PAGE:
Prerequisite(s): CS 180
This course teaches object-oriented programming and development using the Java programming language. Students will complete several programming assignments designed to reinforce their comprehension of object-oriented concepts, including encapsulation, class hierarchies, and polymorphism. Developing both Java applications and applets will strengthen their understanding of abstract classes and interfaces, event-driven programming, and exception handling. This course will include required lab sessions and regularly scheduled lab hours.
Prerequisite(s): IT101 & (CS150 or CS213 or IPM 140)
The Internet has evolved from a network linking computers to a platform linking people, ideas, and information. The World Wide Web supports applications from social media to software infrastructure. Through readings, in-class exercises, and presentations from industry experts, students will learn about current Web trends, cloud computing concepts, and techniques for integrating Web-enabled capabilities and technologies in the enterprise, and their impact on consumers. Students will apply their knowledge of Web technologies by creating, managing, promoting, and extending Web content and applications.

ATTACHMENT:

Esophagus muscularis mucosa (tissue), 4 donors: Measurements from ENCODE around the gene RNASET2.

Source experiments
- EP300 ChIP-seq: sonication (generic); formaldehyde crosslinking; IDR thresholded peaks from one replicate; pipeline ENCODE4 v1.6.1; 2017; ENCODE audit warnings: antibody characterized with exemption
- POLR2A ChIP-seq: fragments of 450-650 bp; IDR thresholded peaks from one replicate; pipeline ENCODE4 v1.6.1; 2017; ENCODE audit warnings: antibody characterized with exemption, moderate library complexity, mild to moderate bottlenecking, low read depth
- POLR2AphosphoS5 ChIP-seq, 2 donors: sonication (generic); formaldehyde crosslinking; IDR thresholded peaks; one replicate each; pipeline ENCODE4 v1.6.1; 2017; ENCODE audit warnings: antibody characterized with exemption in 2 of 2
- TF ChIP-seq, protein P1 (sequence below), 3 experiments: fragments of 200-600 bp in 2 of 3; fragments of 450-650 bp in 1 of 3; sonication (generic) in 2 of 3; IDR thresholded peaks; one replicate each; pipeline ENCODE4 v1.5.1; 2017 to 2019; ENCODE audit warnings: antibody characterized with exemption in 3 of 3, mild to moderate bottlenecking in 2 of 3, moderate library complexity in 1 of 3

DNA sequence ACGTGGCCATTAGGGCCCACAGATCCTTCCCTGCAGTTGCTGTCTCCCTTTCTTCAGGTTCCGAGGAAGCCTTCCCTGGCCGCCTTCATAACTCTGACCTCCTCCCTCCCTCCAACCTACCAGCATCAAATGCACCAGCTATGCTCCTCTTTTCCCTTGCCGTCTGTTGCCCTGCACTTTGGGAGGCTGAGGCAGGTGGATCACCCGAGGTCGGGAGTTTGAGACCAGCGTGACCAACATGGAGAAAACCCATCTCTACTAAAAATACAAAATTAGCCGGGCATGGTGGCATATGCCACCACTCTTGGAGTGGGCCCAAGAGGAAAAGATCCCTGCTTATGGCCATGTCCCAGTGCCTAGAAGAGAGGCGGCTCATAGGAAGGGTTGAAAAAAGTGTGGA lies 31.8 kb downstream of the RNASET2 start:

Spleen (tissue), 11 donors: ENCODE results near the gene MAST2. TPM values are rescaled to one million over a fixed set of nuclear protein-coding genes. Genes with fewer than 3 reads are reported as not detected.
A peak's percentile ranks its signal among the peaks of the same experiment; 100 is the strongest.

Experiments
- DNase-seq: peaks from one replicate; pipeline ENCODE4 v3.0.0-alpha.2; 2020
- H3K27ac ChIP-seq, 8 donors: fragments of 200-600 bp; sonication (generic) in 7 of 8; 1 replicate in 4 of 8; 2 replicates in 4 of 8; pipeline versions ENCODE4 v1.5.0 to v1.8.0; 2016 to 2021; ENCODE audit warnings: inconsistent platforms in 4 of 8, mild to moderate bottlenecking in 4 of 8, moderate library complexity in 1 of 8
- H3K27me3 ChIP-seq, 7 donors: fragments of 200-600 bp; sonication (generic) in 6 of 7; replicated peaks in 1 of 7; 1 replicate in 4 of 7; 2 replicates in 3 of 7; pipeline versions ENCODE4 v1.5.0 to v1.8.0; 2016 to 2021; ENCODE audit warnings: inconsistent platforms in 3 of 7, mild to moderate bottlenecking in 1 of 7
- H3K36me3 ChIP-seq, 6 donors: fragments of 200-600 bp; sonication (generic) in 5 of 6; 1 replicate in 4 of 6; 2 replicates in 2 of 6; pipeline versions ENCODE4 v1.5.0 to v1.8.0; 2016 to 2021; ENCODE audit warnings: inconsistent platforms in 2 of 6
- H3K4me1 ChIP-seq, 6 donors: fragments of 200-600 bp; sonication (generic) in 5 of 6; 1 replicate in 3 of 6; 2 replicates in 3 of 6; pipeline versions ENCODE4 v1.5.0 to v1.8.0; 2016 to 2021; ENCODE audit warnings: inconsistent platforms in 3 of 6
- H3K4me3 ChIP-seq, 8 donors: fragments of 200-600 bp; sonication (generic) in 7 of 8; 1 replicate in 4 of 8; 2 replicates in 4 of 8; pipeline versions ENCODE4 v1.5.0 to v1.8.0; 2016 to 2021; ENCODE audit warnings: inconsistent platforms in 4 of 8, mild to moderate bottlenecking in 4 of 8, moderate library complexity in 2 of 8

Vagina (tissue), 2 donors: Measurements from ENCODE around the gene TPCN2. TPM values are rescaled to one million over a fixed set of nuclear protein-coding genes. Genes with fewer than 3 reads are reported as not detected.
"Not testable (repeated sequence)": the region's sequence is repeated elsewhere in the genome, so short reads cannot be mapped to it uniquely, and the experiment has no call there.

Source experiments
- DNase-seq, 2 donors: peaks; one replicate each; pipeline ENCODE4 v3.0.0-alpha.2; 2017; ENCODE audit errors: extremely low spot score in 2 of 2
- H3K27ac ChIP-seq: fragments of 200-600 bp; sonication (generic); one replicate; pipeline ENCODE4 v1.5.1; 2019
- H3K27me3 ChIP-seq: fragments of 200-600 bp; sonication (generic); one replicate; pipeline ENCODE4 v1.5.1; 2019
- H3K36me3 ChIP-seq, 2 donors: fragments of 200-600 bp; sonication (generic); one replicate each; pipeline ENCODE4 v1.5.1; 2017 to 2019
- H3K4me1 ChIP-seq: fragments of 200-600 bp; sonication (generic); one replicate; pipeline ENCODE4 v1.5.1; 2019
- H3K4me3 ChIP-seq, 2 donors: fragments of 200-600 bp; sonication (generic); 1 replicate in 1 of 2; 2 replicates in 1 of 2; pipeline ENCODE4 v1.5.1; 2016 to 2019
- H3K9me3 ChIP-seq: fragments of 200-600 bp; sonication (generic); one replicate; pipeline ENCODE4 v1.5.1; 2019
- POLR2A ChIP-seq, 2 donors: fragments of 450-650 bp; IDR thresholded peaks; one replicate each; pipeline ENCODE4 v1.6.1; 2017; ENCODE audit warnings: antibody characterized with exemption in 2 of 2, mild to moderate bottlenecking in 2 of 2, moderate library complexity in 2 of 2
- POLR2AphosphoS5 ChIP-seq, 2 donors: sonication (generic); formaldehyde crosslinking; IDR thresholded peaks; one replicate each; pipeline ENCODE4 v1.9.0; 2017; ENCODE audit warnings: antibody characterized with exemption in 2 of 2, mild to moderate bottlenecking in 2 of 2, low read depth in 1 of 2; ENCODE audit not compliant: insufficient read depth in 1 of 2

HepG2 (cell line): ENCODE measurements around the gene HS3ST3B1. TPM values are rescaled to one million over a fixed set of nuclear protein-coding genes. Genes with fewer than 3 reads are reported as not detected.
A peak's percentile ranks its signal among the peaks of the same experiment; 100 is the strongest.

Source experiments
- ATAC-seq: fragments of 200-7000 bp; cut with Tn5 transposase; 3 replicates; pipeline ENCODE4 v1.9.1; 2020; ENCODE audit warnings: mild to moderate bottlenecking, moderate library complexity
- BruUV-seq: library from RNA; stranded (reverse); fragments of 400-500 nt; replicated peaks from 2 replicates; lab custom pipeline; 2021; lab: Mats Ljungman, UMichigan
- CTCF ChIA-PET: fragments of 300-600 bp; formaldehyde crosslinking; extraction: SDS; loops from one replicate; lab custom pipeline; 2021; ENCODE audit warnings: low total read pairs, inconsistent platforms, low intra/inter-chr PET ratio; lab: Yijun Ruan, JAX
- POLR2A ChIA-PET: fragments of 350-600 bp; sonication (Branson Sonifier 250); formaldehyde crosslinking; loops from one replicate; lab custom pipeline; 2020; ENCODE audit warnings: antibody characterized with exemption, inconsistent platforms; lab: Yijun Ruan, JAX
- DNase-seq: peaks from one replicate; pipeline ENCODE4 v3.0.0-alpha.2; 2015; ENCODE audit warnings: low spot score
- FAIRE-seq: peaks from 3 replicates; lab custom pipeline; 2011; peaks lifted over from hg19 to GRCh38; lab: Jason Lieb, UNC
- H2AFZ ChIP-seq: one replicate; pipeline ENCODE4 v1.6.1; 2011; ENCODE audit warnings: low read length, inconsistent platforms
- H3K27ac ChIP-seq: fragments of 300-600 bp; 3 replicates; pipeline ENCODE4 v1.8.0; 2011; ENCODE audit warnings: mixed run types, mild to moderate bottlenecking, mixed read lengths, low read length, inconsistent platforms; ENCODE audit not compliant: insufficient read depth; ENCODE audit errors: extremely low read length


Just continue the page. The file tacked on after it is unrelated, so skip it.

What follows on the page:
Prerequisite(s): CS 150 or AC 340 (AIS or ISAC majors)
This course is a comprehensive introduction to data management in organizations. It establishes the data management foundation in the computing and AIS majors. Topics include conceptual and logical data modeling, entity relationship and relational data modeling and database design and implementation using the SQL programming language. Students will complete exercises in database modeling, design and programming.
Prerequisite(s): CS 150